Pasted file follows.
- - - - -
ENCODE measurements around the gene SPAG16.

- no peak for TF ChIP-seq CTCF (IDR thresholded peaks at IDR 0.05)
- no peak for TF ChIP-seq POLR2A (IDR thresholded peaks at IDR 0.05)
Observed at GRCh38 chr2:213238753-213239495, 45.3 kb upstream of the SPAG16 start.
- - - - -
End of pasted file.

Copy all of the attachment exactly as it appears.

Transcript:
ENCODE measurements around the gene SPAG16.

- no peak for TF ChIP-seq CTCF (IDR thresholded peaks at IDR 0.05)
- no peak for TF ChIP-seq POLR2A (IDR thresholded peaks at IDR 0.05)
Observed at GRCh38 chr2:213238753-213239495, 45.3 kb upstream of the SPAG16 start.